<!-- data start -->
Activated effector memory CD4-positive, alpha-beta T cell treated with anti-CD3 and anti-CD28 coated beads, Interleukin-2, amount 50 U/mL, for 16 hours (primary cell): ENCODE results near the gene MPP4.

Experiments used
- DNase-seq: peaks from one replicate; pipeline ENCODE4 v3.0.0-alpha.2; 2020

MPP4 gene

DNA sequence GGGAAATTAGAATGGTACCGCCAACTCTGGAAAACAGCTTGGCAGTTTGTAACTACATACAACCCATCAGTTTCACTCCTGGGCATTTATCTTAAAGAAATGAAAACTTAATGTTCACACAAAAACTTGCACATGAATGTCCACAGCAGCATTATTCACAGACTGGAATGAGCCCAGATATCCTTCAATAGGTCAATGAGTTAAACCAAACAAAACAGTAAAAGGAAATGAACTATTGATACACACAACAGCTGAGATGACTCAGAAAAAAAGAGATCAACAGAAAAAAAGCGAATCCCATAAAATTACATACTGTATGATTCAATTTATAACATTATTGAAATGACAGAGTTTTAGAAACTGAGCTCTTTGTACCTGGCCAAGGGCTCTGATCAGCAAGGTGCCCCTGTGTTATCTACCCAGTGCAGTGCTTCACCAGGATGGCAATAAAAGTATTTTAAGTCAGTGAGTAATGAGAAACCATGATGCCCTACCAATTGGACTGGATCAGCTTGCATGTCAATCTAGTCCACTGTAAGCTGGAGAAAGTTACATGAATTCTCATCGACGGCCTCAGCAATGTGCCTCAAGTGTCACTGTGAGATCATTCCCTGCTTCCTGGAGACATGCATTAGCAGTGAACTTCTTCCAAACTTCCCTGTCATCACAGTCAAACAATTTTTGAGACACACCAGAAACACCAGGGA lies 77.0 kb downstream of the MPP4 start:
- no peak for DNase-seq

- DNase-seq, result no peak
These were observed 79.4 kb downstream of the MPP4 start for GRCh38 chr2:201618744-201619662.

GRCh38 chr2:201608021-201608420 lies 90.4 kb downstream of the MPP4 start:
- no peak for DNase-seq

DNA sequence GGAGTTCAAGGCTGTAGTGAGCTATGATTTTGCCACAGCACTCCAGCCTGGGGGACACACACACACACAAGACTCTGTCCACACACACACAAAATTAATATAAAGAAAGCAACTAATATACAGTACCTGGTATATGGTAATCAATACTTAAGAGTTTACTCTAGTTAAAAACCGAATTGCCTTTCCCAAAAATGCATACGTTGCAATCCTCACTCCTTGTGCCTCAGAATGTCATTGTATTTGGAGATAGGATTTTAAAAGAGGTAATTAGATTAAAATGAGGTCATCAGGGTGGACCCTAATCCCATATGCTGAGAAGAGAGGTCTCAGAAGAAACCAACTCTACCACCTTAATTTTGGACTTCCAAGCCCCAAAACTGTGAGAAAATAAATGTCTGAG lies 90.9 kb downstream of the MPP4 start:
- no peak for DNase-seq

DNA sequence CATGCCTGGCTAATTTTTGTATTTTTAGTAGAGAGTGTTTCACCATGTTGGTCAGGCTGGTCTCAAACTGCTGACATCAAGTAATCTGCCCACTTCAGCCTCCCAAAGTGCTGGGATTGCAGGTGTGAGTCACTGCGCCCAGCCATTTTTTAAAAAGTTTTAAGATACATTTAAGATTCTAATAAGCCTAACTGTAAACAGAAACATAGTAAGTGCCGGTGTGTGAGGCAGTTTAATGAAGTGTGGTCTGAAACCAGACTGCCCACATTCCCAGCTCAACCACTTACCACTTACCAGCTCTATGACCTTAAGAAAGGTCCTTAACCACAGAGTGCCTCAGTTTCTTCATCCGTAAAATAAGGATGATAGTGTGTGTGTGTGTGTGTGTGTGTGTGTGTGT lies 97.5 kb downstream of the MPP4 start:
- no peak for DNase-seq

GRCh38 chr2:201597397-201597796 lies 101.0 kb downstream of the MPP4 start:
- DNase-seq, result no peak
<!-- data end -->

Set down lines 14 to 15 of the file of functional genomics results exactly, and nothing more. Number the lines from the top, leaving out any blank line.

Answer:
- no peak for DNase-seq

GRCh38 chr2:201597397-201597796 lies 101.0 kb downstream of the MPP4 start: